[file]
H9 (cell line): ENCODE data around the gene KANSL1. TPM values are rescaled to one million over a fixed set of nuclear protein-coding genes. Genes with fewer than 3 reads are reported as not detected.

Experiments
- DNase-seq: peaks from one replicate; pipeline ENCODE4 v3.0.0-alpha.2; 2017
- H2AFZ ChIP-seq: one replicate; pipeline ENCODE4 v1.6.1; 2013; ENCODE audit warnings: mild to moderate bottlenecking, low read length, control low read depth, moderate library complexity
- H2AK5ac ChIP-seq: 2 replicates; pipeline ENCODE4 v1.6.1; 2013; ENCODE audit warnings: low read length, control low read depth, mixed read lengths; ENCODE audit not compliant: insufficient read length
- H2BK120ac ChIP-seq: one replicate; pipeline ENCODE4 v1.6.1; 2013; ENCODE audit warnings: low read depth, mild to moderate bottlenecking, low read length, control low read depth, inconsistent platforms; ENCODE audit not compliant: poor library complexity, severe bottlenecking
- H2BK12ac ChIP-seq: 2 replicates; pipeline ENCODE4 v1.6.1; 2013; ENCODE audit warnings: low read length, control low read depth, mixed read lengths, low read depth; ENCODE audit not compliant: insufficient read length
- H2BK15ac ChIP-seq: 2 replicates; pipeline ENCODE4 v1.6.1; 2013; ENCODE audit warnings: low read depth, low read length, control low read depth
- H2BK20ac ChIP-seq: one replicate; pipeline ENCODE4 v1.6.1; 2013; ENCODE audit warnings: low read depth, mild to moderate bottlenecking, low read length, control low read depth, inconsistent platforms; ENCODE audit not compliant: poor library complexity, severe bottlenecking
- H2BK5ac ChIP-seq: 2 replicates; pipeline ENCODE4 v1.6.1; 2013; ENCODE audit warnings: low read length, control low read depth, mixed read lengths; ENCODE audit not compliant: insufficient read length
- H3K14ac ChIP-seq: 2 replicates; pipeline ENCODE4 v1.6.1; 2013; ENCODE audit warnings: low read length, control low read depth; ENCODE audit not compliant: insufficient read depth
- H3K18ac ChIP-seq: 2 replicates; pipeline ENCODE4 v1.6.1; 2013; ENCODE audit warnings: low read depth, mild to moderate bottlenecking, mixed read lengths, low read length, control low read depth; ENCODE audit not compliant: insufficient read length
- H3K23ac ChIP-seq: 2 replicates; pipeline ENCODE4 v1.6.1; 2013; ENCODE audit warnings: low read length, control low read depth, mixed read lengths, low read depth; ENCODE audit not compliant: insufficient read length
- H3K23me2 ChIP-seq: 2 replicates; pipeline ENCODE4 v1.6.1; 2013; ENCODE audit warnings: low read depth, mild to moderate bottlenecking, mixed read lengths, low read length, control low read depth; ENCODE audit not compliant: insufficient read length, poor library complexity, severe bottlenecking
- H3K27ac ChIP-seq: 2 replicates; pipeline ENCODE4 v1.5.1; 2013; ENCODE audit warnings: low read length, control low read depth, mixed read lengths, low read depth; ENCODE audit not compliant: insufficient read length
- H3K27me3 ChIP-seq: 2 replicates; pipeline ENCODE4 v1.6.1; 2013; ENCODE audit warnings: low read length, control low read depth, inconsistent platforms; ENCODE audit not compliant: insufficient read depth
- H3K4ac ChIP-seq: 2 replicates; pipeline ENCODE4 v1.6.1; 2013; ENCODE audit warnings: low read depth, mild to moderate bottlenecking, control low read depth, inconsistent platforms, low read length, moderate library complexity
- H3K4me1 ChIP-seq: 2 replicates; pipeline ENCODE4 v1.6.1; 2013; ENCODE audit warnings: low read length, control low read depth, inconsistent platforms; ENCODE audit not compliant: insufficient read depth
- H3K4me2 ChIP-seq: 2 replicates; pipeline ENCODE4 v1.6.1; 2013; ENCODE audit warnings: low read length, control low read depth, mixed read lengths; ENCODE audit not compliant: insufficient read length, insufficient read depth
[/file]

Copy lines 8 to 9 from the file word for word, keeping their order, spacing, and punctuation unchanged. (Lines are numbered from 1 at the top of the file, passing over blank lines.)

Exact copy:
- H2BK15ac ChIP-seq: 2 replicates; pipeline ENCODE4 v1.6.1; 2013; ENCODE audit warnings: low read depth, low read length, control low read depth
- H2BK20ac ChIP-seq: one replicate; pipeline ENCODE4 v1.6.1; 2013; ENCODE audit warnings: low read depth, mild to moderate bottlenecking, low read length, control low read depth, inconsistent platforms; ENCODE audit not compliant: poor library complexity, severe bottlenecking